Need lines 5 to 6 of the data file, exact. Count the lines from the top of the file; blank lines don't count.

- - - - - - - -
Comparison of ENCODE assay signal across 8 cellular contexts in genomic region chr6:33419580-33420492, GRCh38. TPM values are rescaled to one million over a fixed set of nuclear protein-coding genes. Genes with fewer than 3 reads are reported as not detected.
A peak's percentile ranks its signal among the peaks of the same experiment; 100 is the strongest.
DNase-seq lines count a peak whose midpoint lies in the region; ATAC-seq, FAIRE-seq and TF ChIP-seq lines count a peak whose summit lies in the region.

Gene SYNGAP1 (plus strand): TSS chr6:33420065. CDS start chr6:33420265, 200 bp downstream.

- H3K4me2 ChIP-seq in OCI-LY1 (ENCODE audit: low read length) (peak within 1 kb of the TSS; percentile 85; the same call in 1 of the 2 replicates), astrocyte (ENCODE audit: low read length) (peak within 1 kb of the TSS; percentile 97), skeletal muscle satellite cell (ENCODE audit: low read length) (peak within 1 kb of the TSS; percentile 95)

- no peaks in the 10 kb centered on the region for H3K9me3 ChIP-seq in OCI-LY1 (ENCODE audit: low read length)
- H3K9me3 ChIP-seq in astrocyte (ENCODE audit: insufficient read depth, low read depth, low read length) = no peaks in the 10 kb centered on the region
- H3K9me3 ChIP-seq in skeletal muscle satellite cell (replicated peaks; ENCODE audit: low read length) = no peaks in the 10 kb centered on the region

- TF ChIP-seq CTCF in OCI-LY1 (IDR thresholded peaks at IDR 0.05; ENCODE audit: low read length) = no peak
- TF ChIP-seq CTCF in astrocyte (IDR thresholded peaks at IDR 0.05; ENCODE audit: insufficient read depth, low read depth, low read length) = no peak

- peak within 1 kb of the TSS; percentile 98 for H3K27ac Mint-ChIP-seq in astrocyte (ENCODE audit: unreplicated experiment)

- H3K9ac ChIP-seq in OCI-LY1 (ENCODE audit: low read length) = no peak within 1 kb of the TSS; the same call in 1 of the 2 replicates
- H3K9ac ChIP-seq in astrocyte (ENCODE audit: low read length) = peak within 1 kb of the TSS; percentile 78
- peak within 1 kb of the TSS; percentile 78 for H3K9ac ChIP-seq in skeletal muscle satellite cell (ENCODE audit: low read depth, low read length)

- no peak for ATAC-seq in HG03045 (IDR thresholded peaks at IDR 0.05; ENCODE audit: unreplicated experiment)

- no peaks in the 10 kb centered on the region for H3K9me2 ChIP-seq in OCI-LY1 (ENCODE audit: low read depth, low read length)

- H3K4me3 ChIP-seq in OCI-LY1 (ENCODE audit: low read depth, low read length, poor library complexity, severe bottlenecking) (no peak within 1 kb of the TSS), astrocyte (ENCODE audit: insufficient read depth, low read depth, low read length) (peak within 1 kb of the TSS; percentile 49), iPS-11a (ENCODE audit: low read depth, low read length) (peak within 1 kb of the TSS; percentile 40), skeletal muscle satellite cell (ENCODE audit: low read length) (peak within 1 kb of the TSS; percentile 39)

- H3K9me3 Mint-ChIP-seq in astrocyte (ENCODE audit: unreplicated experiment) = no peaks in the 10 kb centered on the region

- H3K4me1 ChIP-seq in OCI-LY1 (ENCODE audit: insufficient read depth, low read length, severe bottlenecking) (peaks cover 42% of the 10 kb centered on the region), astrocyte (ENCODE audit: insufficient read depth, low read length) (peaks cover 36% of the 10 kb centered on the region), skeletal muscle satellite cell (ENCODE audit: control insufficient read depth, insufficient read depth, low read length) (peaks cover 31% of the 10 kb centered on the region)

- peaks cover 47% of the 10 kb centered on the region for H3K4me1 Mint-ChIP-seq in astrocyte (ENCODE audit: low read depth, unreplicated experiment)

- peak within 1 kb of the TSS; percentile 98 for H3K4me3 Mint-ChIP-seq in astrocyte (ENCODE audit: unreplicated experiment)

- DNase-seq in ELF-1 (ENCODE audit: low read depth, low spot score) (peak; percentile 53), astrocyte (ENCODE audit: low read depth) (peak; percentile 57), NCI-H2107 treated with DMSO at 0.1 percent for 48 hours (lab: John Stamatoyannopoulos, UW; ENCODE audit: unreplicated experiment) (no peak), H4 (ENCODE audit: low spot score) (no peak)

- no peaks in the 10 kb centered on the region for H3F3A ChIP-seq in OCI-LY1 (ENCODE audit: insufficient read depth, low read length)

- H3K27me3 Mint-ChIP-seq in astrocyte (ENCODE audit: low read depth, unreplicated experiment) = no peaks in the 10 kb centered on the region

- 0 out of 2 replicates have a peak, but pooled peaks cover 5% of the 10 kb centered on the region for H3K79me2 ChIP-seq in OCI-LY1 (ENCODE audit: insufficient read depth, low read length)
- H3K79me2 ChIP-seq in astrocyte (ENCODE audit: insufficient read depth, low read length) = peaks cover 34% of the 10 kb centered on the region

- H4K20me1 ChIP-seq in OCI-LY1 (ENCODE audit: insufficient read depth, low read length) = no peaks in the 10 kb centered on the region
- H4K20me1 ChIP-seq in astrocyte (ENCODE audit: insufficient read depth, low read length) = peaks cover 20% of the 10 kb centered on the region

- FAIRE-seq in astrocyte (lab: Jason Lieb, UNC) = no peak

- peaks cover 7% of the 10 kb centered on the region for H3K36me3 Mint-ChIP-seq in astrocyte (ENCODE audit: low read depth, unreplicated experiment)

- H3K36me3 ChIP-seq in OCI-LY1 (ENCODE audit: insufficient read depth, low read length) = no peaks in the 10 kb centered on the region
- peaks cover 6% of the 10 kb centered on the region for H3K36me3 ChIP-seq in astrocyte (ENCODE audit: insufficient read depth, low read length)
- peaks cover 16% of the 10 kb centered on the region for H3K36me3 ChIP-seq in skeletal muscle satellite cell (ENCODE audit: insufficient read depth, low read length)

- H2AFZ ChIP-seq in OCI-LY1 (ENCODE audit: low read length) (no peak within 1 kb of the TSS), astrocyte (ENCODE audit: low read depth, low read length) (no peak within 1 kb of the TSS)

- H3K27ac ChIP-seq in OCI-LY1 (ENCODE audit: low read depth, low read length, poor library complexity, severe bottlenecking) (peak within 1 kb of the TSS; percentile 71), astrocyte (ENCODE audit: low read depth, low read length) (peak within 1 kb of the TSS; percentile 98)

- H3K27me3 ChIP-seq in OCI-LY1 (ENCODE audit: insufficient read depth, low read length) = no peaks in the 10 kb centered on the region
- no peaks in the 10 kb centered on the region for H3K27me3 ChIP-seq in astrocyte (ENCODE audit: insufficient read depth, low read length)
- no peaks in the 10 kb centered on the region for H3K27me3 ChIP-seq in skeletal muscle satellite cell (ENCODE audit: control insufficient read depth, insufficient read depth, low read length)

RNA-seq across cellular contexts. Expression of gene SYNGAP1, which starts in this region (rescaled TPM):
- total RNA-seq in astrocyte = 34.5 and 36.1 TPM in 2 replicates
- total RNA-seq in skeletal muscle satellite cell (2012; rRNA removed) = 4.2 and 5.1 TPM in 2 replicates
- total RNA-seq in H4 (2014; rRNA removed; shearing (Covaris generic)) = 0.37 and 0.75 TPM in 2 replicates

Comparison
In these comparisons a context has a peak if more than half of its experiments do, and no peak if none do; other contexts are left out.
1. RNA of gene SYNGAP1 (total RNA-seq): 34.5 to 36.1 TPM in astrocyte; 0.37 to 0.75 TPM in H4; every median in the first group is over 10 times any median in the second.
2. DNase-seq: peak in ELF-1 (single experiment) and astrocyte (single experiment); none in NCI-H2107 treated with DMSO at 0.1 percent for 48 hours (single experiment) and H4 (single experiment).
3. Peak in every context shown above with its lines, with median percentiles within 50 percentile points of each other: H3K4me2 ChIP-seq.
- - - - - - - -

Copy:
- H3K4me2 ChIP-seq in OCI-LY1 (ENCODE audit: low read length) (peak within 1 kb of the TSS; percentile 85; the same call in 1 of the 2 replicates), astrocyte (ENCODE audit: low read length) (peak within 1 kb of the TSS; percentile 97), skeletal muscle satellite cell (ENCODE audit: low read length) (peak within 1 kb of the TSS; percentile 95)

- no peaks in the 10 kb centered on the region for H3K9me3 ChIP-seq in OCI-LY1 (ENCODE audit: low read length)